This assumption is tested in chapter 11 by means of an analysis of the accompanying poems: the Epistle to the King XE "Epistre Au Roy, treschrestien Françoys, premier de ce nom (Trente Pseaumes)"  (1541), in which Marot transformed David in an orphic bard, and the Epistle to the Ladies of France XE "Epistre aux Dames de France"  (1543), in which the Psalms are proposed as the ‘better love songs’ to be sung at court. Both Epistles, with their own particular accents, are completely embedded in a Neo-platonic worldview, which prevailed at the court in Paris, but  at that time began to irritate Calvin in Geneva (Anti-Nicodemite writings).

Before embarking on a further analysis of this emerging theological tension, Marot’s Psalm translation project is evaluated in chapter 12. The seriousness and the scholarly Humanist aspects of his translation are highlighted. The fundamental ‘modernity’ of Marot’s hermeneutics is put in a broader context. The de‑theologization had its consequences, and the absence of a pious or theological commentary to counter‑balance this ‘secularising’ made this revolutionary aspect of his translation even more visible than for instance in Bucer’s commentary, where it is also present. In addition, the question whether personal aspects were determining for Marot’s translation choices is also addressed in this chapter, referring to the claims made by B. Roussel and F. Lestringant. This kind of interpretation does not seem to do justice to the seriousness with which Marot tried to render these poems, a rendering which of course is not impersonal; but one should not confuse personal with private, nor relevant with auto‑biographical.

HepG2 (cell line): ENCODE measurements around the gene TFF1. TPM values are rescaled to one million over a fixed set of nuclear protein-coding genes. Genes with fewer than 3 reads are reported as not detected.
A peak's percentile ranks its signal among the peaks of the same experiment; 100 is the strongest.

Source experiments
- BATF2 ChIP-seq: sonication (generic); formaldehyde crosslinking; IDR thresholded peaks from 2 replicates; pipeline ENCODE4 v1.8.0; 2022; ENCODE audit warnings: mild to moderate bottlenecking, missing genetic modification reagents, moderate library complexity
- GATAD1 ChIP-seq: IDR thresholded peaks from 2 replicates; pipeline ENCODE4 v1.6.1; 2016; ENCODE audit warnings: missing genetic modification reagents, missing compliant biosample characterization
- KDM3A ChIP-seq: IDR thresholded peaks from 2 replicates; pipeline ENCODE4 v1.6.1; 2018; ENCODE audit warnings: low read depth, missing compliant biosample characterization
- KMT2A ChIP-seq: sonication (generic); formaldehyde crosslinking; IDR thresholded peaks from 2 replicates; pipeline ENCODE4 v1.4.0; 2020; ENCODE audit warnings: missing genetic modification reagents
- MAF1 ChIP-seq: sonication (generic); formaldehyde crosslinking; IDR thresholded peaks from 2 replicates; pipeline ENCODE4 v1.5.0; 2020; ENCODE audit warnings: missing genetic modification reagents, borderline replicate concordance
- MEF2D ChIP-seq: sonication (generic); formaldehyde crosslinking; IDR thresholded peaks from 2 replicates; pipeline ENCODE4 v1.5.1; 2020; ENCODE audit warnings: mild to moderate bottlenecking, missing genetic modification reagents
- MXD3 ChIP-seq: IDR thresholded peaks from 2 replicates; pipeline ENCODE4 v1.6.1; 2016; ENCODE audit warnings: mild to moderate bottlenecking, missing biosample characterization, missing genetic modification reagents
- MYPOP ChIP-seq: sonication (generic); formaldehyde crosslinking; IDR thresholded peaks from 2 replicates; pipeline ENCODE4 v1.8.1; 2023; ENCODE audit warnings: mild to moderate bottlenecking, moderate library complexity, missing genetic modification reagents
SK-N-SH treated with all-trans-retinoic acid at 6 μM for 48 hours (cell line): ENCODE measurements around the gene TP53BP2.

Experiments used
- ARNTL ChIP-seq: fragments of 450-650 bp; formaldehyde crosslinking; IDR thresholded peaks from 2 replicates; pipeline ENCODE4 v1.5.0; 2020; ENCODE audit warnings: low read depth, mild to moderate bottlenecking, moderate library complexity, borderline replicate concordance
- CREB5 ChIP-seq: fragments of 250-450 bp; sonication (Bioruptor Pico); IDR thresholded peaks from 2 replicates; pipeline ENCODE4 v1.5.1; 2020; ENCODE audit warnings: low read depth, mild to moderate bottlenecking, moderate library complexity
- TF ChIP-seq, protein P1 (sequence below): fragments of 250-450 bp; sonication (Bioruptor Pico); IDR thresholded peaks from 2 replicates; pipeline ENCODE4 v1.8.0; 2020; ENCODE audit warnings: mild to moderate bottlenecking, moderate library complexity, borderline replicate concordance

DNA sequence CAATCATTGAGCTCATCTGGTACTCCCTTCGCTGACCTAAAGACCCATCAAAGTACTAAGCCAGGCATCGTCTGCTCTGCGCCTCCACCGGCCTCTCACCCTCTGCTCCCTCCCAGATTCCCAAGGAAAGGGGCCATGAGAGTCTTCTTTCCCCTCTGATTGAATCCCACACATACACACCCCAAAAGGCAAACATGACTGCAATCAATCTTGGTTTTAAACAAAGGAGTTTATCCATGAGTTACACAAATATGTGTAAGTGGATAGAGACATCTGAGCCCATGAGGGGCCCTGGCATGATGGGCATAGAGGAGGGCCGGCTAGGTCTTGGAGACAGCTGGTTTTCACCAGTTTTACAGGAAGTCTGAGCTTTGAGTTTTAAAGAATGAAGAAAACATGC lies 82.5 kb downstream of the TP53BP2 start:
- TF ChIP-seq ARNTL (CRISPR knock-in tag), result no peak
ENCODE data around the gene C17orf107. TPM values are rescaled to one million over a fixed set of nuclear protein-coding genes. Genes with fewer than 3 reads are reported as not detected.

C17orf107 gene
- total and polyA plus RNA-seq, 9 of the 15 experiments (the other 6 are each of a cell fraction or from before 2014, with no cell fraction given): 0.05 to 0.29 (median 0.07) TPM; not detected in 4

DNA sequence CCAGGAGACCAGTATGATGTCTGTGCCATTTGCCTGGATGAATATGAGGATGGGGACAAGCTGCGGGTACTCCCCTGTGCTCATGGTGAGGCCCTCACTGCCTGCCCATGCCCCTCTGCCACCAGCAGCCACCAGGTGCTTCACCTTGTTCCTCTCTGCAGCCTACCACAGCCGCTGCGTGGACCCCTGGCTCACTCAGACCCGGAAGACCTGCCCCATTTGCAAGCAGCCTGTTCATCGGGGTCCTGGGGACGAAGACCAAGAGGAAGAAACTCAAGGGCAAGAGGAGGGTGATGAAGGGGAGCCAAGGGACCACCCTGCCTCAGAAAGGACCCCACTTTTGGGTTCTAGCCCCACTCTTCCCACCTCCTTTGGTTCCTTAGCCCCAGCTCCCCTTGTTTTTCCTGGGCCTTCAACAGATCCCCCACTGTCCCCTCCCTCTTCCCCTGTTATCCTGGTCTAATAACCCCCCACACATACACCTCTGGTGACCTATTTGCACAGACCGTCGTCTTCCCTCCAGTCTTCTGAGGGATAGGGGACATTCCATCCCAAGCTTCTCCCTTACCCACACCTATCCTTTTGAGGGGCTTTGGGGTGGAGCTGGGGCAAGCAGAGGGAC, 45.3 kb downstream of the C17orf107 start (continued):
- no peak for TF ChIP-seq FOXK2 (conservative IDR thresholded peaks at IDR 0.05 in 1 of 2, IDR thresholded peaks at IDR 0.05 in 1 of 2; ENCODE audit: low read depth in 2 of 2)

In chapter 13, the focus of the research is redirected towards specific theological aspects of Marot’s translation project. To uncover some underlying ideas Marot’s view on the use of the Psalms as expressed in his accompanying poems is compared with Jean Calvin’s view on the same topic, as expressed in his preface to the Geneva Church book of 1542/1543, which contained Marot’s Psalm paraphrases. This comparison first reveals a high degree of conformity in their valuation of David and his Psalter, a conformity that can partly be explained because both belonged to the same Christian Humanist movement. A fundamental difference though came to light as well, because Marot’s positive approach of the inhaerent power of music, poetry, and song (part of a Neo-platonic worldview) sharply contrasted with Calvin’s cautious approach of the same phenomenon, which as such was not negative, but dominated with fear of abuse, and – consequently – the urge to guard music, poetry, and song against perversion by subsuming it under God’s Word and subject it to a strict regulation. This fundamental distrust of nature, because of the all‑pervasive power of sin, might well have been one of the reasons Marot in the end did not feel at home in Geneva.